In the second, filmed by Chorus Master Oded Shomroni and shared here with his permission, we can see (most of) the opera finale, from the second Jerusalem performance. You can’t see me very well, however, as the rather tall Sarastro (Denis Sedov) is right in front of me and effectively hides me from the camera 😉  .


A week later, I had another field trip with Yad Ben Zvi – this time, to the Negev, to enjoy the wildflowers which were thriving after the week’s rain. The emphasis was supposed to be on the narcissi (Narcissus tazetta) which grow as far south as Dimona – but on the way, we stopped at a hill on the outskirts of Omer, near Beersheba, where, at first sight, there appears to be nothing noteworthy – just a bare  hill, but when you get closer, you can see it is carpeted with Colchicum ritchii – known in Hebrew as Sitvanit HaNegev (סתוונית הנגב) and in English as Egyptian Autumn Crocus or Egyptian meadow-saffron – and not to be confused with Steven’s meadow-saffron, which we saw in our December field trip.




We also saw eucalyptus trees, with their distinctive fruit and flowers.

P1030488 Eucalyptus fruit

Our next stop was Nachal Dimona, where the narcissi we had come to see were, we were reliably informed,  in full bloom.

We made our way along the streambed, stopping to admire other plant species, such as thymelaea, believed to be the plant from which Delilah made cords in her attempt to bind Samson (Judges 16: 10-12) and Arabian Globe-cress  ( Golanit arav  גולנית ערב)
On our way, we also stopped to talk about the snails, which were so thick on the ground, it was almost impossible not to step on them and crush them.


According to Edna, our guide, the snail’s slow speed could make for difficulties in their  love life 😉 Why? Well, suppose Mr. Snail, out in search of a mate, sees a fine looking potential partner from a distance, and slowly, painfully makes his way over the ten yards or so that lie between them, only to discover that what he had supposed to be Ms. Snail, is, in fact, another male. He would have come all that way for nothing! Fortunately, most snails are hermaphrodites, having both male and female organs. Hey presto! Problem solved!


At a point high above the stream bed, we were faced with the option of a terrifying descent down narrow paths overhanging a dizzying drop, or retracing our footsteps and approaching the location of the narcissus beds from the opposite direction. Despite the lateness of the hour, we opted for the latter. The following picture may give you some idea as to why:




The delay cost us the chance to visit Ein Yorke’am, a beautiful desert canyon, but since it was the narcissi we had come to see, it could not be helped. And I am sure you will agree they were worth it!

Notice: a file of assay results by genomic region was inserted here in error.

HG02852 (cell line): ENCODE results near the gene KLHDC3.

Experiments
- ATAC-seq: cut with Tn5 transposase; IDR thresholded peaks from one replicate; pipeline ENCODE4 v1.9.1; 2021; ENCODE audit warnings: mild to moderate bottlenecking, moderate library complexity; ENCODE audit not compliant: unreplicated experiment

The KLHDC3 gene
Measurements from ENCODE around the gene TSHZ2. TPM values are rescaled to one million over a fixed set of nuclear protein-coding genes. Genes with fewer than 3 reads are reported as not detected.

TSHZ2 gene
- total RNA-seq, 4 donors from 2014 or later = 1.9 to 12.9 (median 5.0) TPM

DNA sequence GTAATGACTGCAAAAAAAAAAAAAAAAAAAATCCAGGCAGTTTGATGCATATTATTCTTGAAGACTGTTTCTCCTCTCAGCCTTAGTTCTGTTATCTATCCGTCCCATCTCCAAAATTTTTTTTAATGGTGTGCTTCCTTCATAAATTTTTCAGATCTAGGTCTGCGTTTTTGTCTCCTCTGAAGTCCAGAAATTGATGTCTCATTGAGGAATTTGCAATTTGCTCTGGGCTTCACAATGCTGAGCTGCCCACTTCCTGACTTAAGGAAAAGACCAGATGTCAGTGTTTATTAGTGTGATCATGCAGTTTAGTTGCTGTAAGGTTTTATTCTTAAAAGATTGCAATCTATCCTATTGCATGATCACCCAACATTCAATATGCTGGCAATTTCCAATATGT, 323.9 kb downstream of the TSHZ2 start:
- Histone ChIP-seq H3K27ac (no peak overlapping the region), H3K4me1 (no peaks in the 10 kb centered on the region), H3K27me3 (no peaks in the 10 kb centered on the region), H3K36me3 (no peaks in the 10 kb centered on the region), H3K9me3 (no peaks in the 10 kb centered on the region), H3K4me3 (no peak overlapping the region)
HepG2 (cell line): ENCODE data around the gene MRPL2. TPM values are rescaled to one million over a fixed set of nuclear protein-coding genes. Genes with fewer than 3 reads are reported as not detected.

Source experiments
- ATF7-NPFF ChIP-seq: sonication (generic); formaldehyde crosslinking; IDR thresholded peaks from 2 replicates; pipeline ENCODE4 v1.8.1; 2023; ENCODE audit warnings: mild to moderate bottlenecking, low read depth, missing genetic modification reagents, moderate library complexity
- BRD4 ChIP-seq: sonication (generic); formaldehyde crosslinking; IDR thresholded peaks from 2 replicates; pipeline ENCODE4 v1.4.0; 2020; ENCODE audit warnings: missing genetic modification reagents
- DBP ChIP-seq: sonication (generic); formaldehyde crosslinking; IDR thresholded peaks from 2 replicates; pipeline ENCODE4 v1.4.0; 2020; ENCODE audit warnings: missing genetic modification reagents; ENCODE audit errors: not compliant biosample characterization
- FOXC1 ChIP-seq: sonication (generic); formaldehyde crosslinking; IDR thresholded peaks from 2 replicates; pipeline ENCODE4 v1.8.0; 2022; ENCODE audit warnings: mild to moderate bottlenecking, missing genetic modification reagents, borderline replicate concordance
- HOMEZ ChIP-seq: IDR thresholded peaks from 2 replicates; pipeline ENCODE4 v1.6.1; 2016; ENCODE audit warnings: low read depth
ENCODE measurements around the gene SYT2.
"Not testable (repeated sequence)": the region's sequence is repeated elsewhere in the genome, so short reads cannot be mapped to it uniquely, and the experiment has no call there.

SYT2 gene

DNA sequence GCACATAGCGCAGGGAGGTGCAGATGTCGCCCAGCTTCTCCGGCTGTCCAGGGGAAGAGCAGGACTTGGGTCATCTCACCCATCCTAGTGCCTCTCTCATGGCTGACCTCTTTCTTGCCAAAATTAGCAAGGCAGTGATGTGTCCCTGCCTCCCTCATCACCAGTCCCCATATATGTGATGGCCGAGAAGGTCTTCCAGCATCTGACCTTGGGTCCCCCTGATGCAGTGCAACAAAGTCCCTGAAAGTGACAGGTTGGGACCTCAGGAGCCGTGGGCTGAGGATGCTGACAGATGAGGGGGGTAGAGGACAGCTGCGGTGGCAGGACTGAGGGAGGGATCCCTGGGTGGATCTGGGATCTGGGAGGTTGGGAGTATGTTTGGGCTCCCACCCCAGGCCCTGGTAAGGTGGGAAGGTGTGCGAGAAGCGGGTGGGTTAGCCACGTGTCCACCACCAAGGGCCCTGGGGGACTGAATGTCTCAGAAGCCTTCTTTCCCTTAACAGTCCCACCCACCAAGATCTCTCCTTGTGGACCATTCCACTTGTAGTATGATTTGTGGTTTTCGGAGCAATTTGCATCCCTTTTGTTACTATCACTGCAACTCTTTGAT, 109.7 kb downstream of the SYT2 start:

P1030497 Clumps of wild narcissi in Nachal Dimona



On our way back, as the sun started to set, we stopped off at the Ben Gurion Park in Dimona, with its gigantic, Gaudi-style environmental sculptures, by Ruslan Sergeev:



its forest, and its artificial lake:



Whoever would have dreamed, when Dimona was founded in the 1950s, that the out-of-the way development town, populated mostly by new immigrants, where nobody really wanted to live, would, one day, look like this?

But that’s Israel for you.  🙂












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A Capital Idea!

Last week, the world reacted – mostly with disapprobation – to the fact that “the Leader of the Free World” faced up to reality and declared to all that Jerusalem is, indeed, Israel’s capital. The mass hysteria from the so-called “Palestinians” – and, indeed, from the entire Muslim world, (which recognises no Jewish rights in Jerusalem and denies our history there), is understandable, despite the fact that President Trump crossed the t’s and dotted the i’s when he spelled out what he means by that. He stated, quite clearly, that there is nothing in the US recognition of Jerusalem as Israel’s capital to prevent that city (or part of it) from eventually serving as the capital of a “Palestinian” state (an event I devoutly hope will never take place!), or, indeed, to express an opinion as to the borders of Israel’s capital. Many of us, in fact, noted – with disappointment – that he most emphatically did not refer to the city as Israel’s undivided capital. On the other hand, if you were listening carefully, you might have noticed the slight emphasis on the word “Israel”, when he said, at 5:29: “Jerusalem is Israel’s capital” (which is to say, nobody else’s).